Vincenzo (age 15) and Angelo (age 11) Messina working at their father’s bakery at 174 Salem Street, Boston (February 1917). Photograph by Lewis Wickes Hine; Library of Congress

By Doug Brown, 2018

Why do people uproot their lives, move far from friends and family, and suffer the indignities that often come with being “new” to a place? Sometimes it’s for an education, or a different job, or a new relationship. Or maybe it’s simply to escape difficult circumstances, to reinvent oneself. The short answer is that there is no short answer; every person represents a unique and special story. But there are themes that play out time and again, themes that together form the story of an entire city. In his classic 2007 essay, “The Immigrants of Cambridge, Massachusetts,” the late George H. Hanford (a former CHS president) lays out eight historical waves of immigration to Cambridge:

  • Native Americans seeking fertile soil and plentiful fish and game;
  • Puritans pursuing freedom from religious persecution;
  • Tories creating large estates, reflecting their new trading wealth;
  • African Americans, the free descendants of southern and West Indian slaves;
  • Roman Catholics from Ireland, Italy, Portugal, and Quebec, driven by onerous conditions at home;
  • Other European groups, including Poles, Germans, Russian Jews, Lithuanians, Armenians, and Greeks, often political refugees escaping persecution and conflict or drawn to jobs in the exploding nineteenth-century industrial economy;
  • Hispanic and African-Caribbean populations, who arrived steadily after World War II to reinforce the city’s 20th-century workforce; and
  • More recent global arrivals from Africa, Asia, the Pacific Rim, and elsewhere, fleeing conflict or getting an education at world-renowned universities.

Hanford describes this unfolding pattern of immigration as “an encirclement of the globe,” a sweeping pattern only accelerated by modern connectivity.

First there were the native populations, hunter-fisherfarmers who found a place of bounty here since the retreat of the last glaciers. Ravaged by disease and war, their population fell precipitously during colonization, but their legacy is still evident in the place names we use today. In fact, the name Massachusetts itself descends from their tribal name, meaning “people of the great hills.”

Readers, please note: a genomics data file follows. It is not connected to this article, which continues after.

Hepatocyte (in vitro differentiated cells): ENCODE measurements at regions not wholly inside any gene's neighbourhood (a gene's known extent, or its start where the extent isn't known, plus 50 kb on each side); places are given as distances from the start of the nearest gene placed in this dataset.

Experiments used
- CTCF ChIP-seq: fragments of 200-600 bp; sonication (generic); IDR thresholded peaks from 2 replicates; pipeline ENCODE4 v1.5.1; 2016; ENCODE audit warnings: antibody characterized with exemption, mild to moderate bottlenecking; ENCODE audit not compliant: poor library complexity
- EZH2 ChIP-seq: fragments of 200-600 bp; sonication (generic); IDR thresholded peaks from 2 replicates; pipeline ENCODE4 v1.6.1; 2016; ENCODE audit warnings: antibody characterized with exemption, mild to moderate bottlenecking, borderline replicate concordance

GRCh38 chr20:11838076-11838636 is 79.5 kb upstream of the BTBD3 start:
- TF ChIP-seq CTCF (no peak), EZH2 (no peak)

The Massachusetts Bay Colony, distinct from the Pilgrim colony at Plymouth, was chartered by the Puritans in 1629 and settled in 1630. They founded Harvard College in 1636 to educate their clergy, but Cambridge, then known as Newtowne, quickly lost out to Boston as the seat of government.

The non-showy Puritans, typically Congregationalists and Unitarians, were not always of a mind with the wealthy Anglican Tories who later arrived from Boston. When the Revolution began, the Tories were forced to flee, though some returned to reclaim what remained of their property years later. But the shared “Anglo-Saxon” heritage of Puritans and Tories eventually led to their intermingling, politics and religion notwithstanding. By the middle of the twentieth century, the term most often used for the resulting culture, and not always as a compliment, was WASP.

In 1783, slavery was abolished in Massachusetts. By 1900, Cambridge had the second-highest black population in the Commonwealth, with an established and vibrant African American community spread across the city. Between 1810 and 1900, Cambridge’s overall population increased 38-fold, from just over 2,000 to more than 90,000. Skilled German and Scottish craftsmen were early arrivals, finding employment in the glass factories as early as 1815. Later, Roman Catholic immigrants became important to the city’s industrial growth.

Typically, immigrant populations needed 40 to 50 years to settle in before leaving their imprint on the city’s political life. The Irish were the first to ascend to power when John McNamee was elected mayor in 1901. The Italians followed in 1952, when Joseph DeGuglielmo took office.